On Monday August 31, President Obama was in Alaska as part of his climate change tour.
“The point is that climate change is no longer some far-off problem,” Obama told an international meeting on Arctic issues Monday night. “It is happening here and is happening now.”
His presence in the Arctic follows a climate speech he gave in New Orleans on the 10th anniversary of Hurricane Katrina.
The Arctic is warming faster than anywhere else on Earth. There are a host of adverse climate impacts from a warming arctic that include melting arctic sea ice, wildfires, storm surges, shoreline erosion, and melting permafrost releasing massive amounts of methane.
Obama warned that in the absence of bold climate action, “we will condemn our children to a planet beyond their capacity to repair.” The Arctic is subject to some dangerous feedback loops including,
wildfires and climate change, algae blooms and thawing permafrost
On Tuesday September 1, the President toured Seward’s Exit Glacier, which has retreated 1.25 miles in recent years. Recent research indicates that Alaskan glaciers are melting and contributing to sea level rise
On Wednesday September 2, Obama visited Bristol Bay, where warming waters are causing coastal erosion and threatening salmon stocks.
Obama has be criticized by environmentalists for failing to protect the Arctic. The President has allowed Shell to drill in the Arctic’s Chukchi Sea, although the size of that drilling was reduced by half. He has not faced up to the unacceptable risks posed by Arctic drilling nor has he slowed the race to exploit the Arctic’s resources.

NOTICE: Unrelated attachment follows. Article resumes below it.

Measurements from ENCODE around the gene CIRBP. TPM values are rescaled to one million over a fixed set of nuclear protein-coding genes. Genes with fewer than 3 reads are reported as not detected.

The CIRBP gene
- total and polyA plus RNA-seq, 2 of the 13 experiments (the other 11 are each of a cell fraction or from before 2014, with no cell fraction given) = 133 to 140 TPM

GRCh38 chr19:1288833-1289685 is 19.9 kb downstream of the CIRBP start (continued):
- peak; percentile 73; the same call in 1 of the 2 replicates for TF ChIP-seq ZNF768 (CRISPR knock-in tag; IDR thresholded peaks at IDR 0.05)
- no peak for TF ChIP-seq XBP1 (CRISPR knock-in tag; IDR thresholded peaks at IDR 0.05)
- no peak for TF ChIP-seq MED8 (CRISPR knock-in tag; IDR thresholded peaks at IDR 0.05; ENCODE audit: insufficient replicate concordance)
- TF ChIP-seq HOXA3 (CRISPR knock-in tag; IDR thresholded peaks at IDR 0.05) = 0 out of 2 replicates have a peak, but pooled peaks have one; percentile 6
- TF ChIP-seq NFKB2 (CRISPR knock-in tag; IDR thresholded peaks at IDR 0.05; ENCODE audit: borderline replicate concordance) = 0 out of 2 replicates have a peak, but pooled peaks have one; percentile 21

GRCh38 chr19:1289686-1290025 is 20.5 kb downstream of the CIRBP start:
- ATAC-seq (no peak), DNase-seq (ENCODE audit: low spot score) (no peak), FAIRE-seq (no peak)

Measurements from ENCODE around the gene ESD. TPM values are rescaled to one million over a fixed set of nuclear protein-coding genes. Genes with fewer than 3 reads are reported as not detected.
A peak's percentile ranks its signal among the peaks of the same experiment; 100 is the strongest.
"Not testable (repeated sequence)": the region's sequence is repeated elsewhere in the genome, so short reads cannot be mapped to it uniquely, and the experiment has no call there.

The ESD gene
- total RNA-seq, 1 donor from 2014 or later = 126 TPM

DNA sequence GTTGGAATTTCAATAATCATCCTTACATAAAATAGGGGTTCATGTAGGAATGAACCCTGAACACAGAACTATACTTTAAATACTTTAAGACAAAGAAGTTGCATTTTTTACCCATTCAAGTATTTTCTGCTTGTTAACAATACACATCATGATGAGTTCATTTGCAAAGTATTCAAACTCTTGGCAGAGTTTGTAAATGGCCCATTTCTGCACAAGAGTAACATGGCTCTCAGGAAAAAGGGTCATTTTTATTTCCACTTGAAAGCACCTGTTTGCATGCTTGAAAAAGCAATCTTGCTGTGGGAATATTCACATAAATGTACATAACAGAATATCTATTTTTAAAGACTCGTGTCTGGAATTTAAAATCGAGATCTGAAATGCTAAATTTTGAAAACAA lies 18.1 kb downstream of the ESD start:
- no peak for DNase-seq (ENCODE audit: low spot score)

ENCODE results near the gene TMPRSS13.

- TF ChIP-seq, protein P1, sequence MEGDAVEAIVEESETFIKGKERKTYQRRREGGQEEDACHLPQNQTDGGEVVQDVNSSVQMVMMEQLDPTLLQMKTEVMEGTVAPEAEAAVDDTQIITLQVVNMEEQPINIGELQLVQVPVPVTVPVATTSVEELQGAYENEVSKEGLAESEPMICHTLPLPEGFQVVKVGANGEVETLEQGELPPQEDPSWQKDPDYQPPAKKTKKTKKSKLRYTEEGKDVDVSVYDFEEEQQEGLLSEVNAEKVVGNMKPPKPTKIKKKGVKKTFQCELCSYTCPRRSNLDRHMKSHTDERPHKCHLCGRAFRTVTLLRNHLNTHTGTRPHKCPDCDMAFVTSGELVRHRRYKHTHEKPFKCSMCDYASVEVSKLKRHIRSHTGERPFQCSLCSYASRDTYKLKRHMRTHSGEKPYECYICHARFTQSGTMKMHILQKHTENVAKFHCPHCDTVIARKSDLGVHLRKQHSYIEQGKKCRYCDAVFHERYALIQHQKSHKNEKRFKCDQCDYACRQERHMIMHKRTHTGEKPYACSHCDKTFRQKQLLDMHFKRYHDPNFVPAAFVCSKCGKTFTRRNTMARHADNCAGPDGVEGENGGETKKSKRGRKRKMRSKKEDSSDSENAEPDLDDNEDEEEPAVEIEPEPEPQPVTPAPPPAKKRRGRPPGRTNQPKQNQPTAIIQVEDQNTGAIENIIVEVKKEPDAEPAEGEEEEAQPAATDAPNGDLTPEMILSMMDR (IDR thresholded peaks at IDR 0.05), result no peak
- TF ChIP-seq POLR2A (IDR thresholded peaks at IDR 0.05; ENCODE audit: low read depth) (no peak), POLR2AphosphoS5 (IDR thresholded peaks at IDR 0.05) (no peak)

As the Arctic becomes increasingly free of ice there has been growing marine traffic. Russia represents the single greatest threat to the Arctic. They started lining up investors to exploit the Arctic years ago and they already have dozens of ice breakers operating in the region while they US has only two (although they expect to have another build by the end of the decade).
On Aug. 3, Russia filed a claim with the Commission on the Limits of the Continental Shelf to expand its Arctic territory by more than 463,000 square miles. Russia has held military exercises in the Arctic and the country intends to have more than 50 military bases in the Arctic. Deputy Prime Minister Dmitry Rogozin, head of Russia’s new Arctic Commission, said that the Arctic was “Russia’s Mecca.”
As the world’s sole remaining superpower and the head of the Arctic Council for the next few years the US has a special responsibility to protect the Arctic.